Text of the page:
Where did the influence of Zen on Japanese Budo actually begin?
To attempt to answer that question we need to look at the arrival of Zen Buddhism in Japan and for the purposes of this column, we can’t give credence to the fullness of this topic here – but we can provide an insight.
There were hundreds of different sects and sub-sects of Buddhism in India, originating in the 6th Century BC and eventually spreading through Central Asia to China, each competing with one another for attention from the general populace, especially the ruling class, that no one sect could lay claim to having the advantage over another – or so say some scholars.
Buddhism arrived in Japan in 552 and over the centuries various sects were founded such as the Tendai (805) and the Shingon sect from China in 806.
The Jodo or Pure Land sect was founded in 1175, and in 1191 came a new sect also emanating from the cultural influence of China called Ch’an meaning meditation, a Mahayana school teaching the core beliefs of the Buddha - the Four Noble Truths and the Eightfold Path and which later became known as Zen Buddhism.
11 years earlier in 1180, Minamoto no Yoritomo established his first military government in Kamakura, separated from the ruling class of the Emperor of Japan in Kyoto, which became known as the Shogunate and ushered in the era of the Samurai.
The medieval Japanese military class was attracted to Zen Buddhism, because of the discipline required in its daily practice and its notion of non- attachment, which served each individual well on a practical level as they could achieve an enlightened state which eliminated suffering – the central tenet of all Buddhism.
Zen monks occupied positions of political influence in both Kyoto, where the Emperor and the ruling family reigned supreme and in Kamakura, the new seat of the Shogunate, especially when Yoritomo took the title of Seii Taishogun in 1192.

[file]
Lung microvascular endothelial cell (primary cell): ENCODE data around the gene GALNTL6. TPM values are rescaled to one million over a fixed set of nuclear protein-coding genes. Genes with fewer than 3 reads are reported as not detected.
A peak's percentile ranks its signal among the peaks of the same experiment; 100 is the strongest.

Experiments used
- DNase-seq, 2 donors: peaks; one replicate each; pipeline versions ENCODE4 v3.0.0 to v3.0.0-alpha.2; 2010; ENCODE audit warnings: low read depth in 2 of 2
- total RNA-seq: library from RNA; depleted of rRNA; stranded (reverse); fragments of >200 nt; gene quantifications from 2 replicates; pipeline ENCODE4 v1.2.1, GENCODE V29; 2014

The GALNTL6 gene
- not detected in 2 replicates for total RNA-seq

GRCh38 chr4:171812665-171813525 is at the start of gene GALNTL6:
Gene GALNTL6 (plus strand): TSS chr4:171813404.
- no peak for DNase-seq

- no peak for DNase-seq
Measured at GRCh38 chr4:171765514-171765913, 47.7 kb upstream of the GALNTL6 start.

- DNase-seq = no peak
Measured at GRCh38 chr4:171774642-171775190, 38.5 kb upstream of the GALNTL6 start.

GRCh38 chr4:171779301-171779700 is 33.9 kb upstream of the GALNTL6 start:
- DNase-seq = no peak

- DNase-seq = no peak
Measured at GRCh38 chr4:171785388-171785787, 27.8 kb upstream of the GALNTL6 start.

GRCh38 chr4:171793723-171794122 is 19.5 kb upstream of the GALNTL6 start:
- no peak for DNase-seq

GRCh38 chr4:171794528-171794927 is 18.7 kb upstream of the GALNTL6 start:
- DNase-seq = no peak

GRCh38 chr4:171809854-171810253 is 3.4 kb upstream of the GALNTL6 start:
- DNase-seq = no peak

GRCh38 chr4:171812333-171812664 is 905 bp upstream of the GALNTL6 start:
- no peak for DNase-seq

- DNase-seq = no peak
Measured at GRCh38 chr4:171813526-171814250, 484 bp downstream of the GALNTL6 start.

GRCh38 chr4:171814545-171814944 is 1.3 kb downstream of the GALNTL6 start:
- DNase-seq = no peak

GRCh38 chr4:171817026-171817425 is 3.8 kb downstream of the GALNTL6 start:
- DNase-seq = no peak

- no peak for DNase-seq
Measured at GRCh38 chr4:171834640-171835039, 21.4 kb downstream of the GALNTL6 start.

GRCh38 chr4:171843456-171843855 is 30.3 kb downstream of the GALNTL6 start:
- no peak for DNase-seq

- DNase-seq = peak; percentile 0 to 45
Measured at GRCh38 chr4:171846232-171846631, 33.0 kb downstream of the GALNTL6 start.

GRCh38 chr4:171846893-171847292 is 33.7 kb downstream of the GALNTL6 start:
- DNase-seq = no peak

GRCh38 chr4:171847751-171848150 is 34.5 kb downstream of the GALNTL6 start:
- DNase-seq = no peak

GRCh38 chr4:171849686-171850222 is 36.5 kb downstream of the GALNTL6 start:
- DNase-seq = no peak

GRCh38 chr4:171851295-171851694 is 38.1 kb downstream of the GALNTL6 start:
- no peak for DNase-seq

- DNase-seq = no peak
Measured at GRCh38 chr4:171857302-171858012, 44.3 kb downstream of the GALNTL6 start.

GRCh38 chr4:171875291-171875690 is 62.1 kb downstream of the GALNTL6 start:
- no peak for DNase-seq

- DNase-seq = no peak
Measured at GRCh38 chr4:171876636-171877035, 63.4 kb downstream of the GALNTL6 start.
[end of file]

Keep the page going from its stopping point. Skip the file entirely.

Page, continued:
Eisai, was a Tendai priest who studied extensively in China and returned to Japan in 1192. He was frowned upon by the Tendai establishment and moved to Kamakura, where he won the support of the newly established Shogunate and set up temples there and in Kyoto. Eisai was generally regarded as being responsible for introducing Zen to Japan and was both politically and artistically influential.
The Soto sect of Zen Buddhism was founded by Dogen Zenji with the building of the Eihei Temple in what is now the Fukui Prefecture in 1243.
Dogen lost his parents at an early age and was influenced by the impermanence of things. He began to teach Zazen and its central tenet of Shikan Taza or seated meditation as the most effective road to satori, which can mean personal enlightenment or self-realization.
Around about the same time the Rinzai Sect of Zen Buddhism had also become established, and whilst both Soto and Rinzai, agreed with the overall objectives of Zen, they chose two different pathways to achieve them.
The Soto sect was always associated with “quiet illumination” with the emphasis on zazen or seated meditation. The Rinzai sect was definitely associated with “dynamic illumination” and they chose to emphasise the Koan, which is a paradox in the form of a sentence or a statement to be meditated upon in order to abandon dependence on reason and to gaining sudden intuitive enlightenment.
Both the Soto and Rinzai sects each lay claim to the fact that that they were the practice of choice of the military classes and the samurai at the time.
In fact there is a Japanese saying – “Rinzai Shogun, Soto Domin” – which means “Rinzai for the Shogun – Soto for the peasants”.
In truth, both Soto and Rinzai were adopted by the military classes in Japan in Kamakura and Kyoto - an influence which spread to all parts of the country over time – an influence which was not only martial but cultural and artistic.
It is from this background, that Zen became influential in Japanese Budo and Culture.